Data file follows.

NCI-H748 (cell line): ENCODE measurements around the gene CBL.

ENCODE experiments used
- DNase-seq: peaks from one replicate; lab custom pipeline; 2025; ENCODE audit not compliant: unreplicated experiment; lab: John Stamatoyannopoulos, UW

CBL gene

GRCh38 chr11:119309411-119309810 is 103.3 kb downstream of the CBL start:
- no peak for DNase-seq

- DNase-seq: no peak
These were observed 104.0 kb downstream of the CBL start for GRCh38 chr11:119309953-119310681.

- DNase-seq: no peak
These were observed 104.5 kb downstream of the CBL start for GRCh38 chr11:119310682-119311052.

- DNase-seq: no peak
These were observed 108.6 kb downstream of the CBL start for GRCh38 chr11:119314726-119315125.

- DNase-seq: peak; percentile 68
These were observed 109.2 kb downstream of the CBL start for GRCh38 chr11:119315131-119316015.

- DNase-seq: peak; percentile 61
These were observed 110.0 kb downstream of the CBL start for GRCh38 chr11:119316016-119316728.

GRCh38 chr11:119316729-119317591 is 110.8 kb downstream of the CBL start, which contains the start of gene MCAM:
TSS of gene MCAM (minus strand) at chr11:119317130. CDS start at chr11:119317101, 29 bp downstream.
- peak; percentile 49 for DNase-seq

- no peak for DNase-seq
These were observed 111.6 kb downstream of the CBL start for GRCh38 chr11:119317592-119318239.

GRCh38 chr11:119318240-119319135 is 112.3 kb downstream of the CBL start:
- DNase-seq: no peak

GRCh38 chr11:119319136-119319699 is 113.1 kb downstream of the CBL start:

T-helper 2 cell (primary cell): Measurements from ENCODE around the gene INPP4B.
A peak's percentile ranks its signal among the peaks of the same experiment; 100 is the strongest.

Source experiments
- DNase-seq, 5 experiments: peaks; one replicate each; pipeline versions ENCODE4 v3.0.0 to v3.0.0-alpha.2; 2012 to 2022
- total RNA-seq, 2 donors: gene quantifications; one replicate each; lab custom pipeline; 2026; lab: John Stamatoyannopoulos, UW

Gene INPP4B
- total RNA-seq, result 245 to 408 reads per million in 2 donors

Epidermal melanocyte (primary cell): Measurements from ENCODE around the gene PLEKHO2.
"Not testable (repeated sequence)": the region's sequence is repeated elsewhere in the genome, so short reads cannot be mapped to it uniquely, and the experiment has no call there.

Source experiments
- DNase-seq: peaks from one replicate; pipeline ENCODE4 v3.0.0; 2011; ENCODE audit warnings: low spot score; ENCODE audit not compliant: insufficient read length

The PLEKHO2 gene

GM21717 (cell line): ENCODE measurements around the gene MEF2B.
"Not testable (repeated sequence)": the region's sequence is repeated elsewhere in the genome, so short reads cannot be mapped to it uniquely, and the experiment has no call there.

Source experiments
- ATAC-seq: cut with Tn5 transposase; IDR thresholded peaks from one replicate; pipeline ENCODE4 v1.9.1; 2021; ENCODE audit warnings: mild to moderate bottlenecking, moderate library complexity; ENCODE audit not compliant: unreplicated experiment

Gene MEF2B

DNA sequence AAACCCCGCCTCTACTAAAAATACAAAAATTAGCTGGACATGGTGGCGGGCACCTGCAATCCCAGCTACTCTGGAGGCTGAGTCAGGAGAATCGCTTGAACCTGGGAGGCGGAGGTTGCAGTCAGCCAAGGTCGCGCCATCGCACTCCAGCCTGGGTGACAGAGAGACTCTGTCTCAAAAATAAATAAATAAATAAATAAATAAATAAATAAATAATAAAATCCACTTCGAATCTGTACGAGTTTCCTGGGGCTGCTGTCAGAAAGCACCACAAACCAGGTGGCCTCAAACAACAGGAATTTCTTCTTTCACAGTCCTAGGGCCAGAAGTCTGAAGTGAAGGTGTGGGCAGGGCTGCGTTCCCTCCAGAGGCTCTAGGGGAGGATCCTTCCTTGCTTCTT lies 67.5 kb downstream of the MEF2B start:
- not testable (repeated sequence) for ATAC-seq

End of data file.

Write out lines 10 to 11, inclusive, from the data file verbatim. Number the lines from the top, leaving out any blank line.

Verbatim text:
These were observed 104.5 kb downstream of the CBL start for GRCh38 chr11:119310682-119311052.

- DNase-seq: no peak